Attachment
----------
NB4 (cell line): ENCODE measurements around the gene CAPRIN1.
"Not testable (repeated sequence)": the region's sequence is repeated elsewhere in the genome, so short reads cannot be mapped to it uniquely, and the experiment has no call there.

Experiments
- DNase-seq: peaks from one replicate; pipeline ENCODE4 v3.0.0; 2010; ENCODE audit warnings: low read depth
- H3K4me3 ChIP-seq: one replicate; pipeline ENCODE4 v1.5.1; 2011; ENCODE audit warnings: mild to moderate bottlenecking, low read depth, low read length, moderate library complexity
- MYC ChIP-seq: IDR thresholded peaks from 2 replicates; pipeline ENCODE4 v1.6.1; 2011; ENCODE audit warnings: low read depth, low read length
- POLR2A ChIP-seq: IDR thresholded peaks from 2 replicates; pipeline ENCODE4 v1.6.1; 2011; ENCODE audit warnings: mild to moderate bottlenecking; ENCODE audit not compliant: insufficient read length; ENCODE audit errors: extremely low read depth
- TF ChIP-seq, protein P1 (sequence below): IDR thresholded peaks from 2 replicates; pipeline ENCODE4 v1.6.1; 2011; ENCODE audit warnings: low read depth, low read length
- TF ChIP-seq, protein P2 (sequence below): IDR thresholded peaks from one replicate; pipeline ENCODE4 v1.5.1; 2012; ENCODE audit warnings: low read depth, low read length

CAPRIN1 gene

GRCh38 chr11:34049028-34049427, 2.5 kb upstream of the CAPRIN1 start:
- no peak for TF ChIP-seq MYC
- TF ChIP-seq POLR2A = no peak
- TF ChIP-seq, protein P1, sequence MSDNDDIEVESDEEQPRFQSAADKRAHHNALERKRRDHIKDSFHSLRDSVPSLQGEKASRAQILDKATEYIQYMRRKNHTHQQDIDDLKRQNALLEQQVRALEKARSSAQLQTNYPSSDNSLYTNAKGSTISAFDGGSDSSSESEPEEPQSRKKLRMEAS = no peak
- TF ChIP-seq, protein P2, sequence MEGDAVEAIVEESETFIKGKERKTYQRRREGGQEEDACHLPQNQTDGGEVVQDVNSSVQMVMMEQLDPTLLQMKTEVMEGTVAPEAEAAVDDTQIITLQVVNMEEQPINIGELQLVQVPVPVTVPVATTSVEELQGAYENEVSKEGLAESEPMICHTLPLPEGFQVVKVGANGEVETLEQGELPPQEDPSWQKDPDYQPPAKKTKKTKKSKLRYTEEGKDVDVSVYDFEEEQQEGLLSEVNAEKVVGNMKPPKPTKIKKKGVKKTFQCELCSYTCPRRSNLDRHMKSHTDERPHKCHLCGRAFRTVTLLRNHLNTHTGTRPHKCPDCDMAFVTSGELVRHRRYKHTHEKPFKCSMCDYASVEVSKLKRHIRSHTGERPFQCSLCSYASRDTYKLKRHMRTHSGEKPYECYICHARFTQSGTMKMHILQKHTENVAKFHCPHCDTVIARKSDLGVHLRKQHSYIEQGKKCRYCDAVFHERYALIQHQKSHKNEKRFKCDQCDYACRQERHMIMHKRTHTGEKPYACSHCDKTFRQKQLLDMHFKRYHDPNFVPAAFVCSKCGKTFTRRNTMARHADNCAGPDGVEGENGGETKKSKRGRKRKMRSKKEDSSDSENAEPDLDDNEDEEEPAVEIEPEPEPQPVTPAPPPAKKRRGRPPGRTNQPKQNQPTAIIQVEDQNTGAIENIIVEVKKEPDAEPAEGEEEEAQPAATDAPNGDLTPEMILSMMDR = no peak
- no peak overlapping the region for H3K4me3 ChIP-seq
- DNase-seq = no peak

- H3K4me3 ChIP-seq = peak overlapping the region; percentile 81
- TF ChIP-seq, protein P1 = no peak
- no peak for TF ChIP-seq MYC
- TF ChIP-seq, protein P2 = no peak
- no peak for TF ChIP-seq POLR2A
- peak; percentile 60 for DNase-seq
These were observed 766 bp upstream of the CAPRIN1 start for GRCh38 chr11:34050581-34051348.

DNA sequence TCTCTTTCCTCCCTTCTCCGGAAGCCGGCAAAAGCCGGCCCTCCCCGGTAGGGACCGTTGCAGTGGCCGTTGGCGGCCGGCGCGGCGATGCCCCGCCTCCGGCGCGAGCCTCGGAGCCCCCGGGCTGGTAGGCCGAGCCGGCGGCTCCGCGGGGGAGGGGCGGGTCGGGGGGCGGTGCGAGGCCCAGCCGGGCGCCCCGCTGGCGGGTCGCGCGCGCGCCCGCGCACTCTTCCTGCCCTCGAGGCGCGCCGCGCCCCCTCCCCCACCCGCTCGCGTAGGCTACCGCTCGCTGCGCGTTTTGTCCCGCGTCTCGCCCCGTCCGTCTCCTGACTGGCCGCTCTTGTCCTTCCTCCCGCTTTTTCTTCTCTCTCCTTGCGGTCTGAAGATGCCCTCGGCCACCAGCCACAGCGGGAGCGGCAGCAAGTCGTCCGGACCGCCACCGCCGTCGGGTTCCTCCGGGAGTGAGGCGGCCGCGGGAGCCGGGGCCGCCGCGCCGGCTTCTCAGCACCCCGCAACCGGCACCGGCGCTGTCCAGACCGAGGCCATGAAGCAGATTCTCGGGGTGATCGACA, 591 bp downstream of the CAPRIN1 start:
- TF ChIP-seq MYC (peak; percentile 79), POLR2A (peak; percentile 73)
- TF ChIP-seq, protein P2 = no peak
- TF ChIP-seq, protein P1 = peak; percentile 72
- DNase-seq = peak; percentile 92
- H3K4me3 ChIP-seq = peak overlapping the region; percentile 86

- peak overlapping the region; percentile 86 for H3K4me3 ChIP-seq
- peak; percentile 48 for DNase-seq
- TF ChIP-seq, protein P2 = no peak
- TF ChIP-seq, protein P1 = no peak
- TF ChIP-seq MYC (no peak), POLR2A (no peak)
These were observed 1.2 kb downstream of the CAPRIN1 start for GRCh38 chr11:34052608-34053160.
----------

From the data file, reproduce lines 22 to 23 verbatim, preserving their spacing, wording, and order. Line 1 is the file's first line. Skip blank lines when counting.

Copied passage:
- no peak for TF ChIP-seq POLR2A
- peak; percentile 60 for DNase-seq